What do Ajo, Arizona; Charleston, West Virginia; Eastport, Maine have in common? For starters, they were all featured in a recent panel discussion that Our Towns hosted at the Rural Women Everywhere digital summit, which you can now stream on-demand here.
As the discussion reveals, a town ‘down east’ – which is actually in the far northeast of the country – has more in common with the capital of West Virginia and a former copper mining town two hours south of Phoenix than one might initially think. And each identify both shared and distinct-to-their-town ways of what being “rural” means to their communities and have inspiring, innovative, and impressive women leading various charges.
No strangers to the Our Towns reporting journey, Ajo, Charleston, and Eastport – which you can check out Our Towns coverage of here, and here, and here – illustrate how local residents have been working to address challenges of the now as well as ones decades in the making. They’re also showing what 21st century American renewal looks like in the face of those challenges, both new and persistent.
In “Three Rural Women Who Inspire and Drive Rural Resilience,” the title of our panel, moderated by Deb Fallows and me, viewers and listeners meet a West Virginia judge who directs a juvenile drug court with an iron compassion (Judge Joanna Tabit); a journalist in remote Maine who informs and connects far-flung neighbors through a regional newspaper (Lora Whelan); and a community visionary and organizer who built a cross-border collaboration among Native Americans, Mexicans, and Anglos in a desert town in southern Arizona (Tracy Taft).
Why connect Ajo, Charleston, and Eastport? Perhaps the better questions is: Why not?
Why connect Joanna, Lora, and Tracy? Again: Why not?
But beyond that, perhaps the answer is because, one, they’d never met before yet are all a part of the Our Towns’ story, and two, they would have to opportunity to inform each other in real time and learn from each other in real time all the while informing the audience — both in real time for those tuning in live and now for those streaming the event on-demand.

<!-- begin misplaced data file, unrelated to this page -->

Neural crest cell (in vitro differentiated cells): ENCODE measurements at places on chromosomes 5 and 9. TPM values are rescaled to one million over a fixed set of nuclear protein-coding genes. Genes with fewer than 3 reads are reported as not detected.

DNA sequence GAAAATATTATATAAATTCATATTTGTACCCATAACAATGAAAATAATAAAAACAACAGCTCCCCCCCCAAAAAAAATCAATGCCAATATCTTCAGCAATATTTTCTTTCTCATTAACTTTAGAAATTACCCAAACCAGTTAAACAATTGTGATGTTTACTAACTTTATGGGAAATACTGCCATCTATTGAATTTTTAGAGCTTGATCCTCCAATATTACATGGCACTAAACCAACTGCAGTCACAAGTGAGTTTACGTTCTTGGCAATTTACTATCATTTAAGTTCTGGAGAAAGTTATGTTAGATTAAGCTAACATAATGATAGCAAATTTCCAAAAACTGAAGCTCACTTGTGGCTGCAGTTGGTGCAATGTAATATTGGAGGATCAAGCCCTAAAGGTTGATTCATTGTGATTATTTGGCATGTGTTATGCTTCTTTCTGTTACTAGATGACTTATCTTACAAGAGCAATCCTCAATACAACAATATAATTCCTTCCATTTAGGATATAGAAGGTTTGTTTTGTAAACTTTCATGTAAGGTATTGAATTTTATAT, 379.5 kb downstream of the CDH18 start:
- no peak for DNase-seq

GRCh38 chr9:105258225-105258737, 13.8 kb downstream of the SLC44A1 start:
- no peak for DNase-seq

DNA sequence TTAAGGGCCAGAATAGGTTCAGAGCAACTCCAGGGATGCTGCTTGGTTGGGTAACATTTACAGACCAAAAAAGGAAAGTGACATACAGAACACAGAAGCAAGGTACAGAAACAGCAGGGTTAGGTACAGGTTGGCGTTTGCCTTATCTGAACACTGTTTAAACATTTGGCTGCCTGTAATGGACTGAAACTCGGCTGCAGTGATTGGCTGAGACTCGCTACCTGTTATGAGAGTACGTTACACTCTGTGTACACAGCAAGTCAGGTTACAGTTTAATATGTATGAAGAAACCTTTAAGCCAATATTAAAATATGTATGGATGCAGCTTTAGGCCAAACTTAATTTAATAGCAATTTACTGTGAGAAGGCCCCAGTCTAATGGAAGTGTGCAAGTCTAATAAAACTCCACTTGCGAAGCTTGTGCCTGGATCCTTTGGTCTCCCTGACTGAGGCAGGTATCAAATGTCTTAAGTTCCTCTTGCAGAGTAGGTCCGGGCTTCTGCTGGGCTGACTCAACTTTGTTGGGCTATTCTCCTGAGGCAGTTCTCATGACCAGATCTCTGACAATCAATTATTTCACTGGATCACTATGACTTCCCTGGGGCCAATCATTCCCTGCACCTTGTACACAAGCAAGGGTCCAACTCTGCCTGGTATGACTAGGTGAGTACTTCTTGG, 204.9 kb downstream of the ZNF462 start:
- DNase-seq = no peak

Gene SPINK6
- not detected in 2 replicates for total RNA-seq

Without giving too much of the conversation away (watch it here!), the three tell about their towns – perceptions and realities – what rural means to them, how folks tuning in can adapt and scale the blueprints for success they’ve used there, and more – like a funny-but-accurate creative use of a hand to explain the layout of West Virginia.
So what do Ajo, Charleston, and Eastport have in common? As it turns out, more than you might think.
What do other communities stand to learn from them? We think a lot. We hope you’ll check out this discussion here.
Hosted by Rural Assembly, an all-things rural organization that also produces the Everywhere Radio podcast and publishes The Daily Yonder and does a whole lot more, the Rural Women Everywhere summit spanned two days and featured a wide range of conversations. Those included mainstage programs on the importance of rural agoras, allyship with the rural LGBTQ+ communities; an interview with Diane Wilson, author of “The Seed Keeper;” and a presentation by Edyael Casaperalta, a Senior Policy Adviser at the Rural Utilities Service.
Breakout panel discussion topics ran the gamut from rural public health amidst the pandemic, to stories of rural women journalists, to the 100 Rural Women-led discussion with Indigenous women, students, fellows, and researchers who are working to affect positive change in rural Minnesota and their communities, and more. And there were musical performances and even virtual bingo.
To watch the days in their entirety, click here for Day 1 and here for Day 2, which according to Whitney Kimball Coe, Rural Assembly’s Director of National Programs and host of Everywhere Radio, boasted more than 500-plus live viewers each day.
As a bonus, Whitney shared with me these heat maps generated by Crowdcast, the hosting platform Rural Assembly used for Rural Women Everywhere. As you’ll see below, the Rural Women Everywhere Summit garnered a strong, nationwide audience with viewers in all 50 states and Puerto Rico plus an international audience, stretching from South America, across Europe, through Asia, and over to Australia.
Check them out below and stay tuned to Rural Assembly and what’s to come here: